People with Disabilities: Use Our Checklist to Make Sure Your Voice is Heard at the Polls

How can I vote by mail?

When We All Vote: Vote By Mail, Explained

NPR: How to Make Sure You Cast Your Ballot in November (Vote By Mail Tips)

How can I learn about voting and elections in my area?

AAPD: Voter Resource Center

AARP: How to Vote By State

What are my rights as a voter with a disability?

    Federal laws require that all Americans have the same opportunity to participate in the voting process.
    Voting resource card for the election polls

    Download our voting resource card to take with you to the polls!

    Print our voting resource card to take with you to the polls. If you have trouble accessing the polls, please contact the appropriate number(s) listed on the card. Download here.

    A voter with a disability has the right to:

  • Vote privately and independently
  • Have an accessible polling place with voting machines for voters with disabilities
  • Wheelchair-accessible voting booths
  • Entrances and doorways that are at least 32 inches wide
  • Handrails on all stairs
  • Voting equipment that is accessible to voters who are blind or who have low vision
  • Bring your service animal with you into your polling place
  • Seek assistance from workers at the polling place who have been trained to use the accessible voting machine, or
  • Bring someone to help you vote (including a friend, family member, caregiver, assisted living provider, or almost anyone else).

What if my rights as a voter with a disability are being violated?

If you experience any problems accessing the polls on election day contact:

Is it too late to register to vote? How Can I Prepare?

  • Revup and easterseals logosRegister to vote — There's still time! State deadlines can be found here.
  • Register to vote online at
  • Learn about voting restrictions in your state with AARP's voting tool
  • Study up the voter ID laws in your state.VoteRiders has created wallet-cards with the ID requirements for each state. Find them here. You can also contact their Voter ID Hotline at 1-844-338-8743.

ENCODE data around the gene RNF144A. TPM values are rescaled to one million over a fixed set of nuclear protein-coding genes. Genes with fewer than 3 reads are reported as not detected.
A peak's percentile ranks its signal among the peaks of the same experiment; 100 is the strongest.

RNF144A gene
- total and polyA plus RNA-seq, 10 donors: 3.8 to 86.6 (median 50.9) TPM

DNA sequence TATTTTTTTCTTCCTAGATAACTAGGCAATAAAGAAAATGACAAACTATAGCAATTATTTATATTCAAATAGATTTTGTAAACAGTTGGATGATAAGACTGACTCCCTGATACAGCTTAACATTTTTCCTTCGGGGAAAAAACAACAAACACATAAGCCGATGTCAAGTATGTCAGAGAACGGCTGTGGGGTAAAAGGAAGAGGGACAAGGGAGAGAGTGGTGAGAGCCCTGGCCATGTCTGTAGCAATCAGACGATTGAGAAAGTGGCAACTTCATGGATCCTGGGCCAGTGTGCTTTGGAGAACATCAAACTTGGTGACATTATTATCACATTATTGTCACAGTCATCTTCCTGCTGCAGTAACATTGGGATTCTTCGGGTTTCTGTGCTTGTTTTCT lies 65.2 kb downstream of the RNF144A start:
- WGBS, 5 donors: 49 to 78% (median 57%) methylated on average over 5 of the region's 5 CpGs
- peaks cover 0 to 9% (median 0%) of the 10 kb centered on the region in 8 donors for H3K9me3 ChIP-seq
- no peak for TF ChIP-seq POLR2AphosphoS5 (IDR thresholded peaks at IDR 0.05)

• Identify your polling place – offers a tool to locate your polling place based on the address where you are registered to vote.
  • Consider voting absentee – learn more about rules and guidelines here.
  • Consider participating in early voting, if offered in your area – This early voting chart lists time frames for those states that offer early voting.
  • Check out this SMS Tool - The Voting Information Project supports a SMS Tool that provides voters with election information via text message. By texting "VOTE" or "VOTO" to GOVOTE (468-683), voters can find polling places, contact information for local election officials, and registration URLs. The app is available in multiple languages.
  • Reach out to your local election officialsto learn about other options available to you:
    • "Curbside voting," in which a poll worker brings all voting materials to your car.
    • Mobile polling places at long-term care facilities.
    • Transportation to the polls and help identifying the accessibility of polling places.

Deaf and Hard of Hearing

  • National Association of the Deaf – ALS Voter Hotline
  • SignVote, a Deaf and Hard of Hearing community-based Voter GOTV mobilization effort.

Blind and Low Vision

Intellectual and Developmental Disabilities


For more information on the Voting Rights Act (VRA), Voting Accessibility for the Elderly and Handicapped Act (VAEHA), National Voter Registration Act (NVRA), and Help America Vote Act (HAVA) please visit the Department of Justice's Voting Section website:

Be sure to check out AAPD's REV UP Campaign

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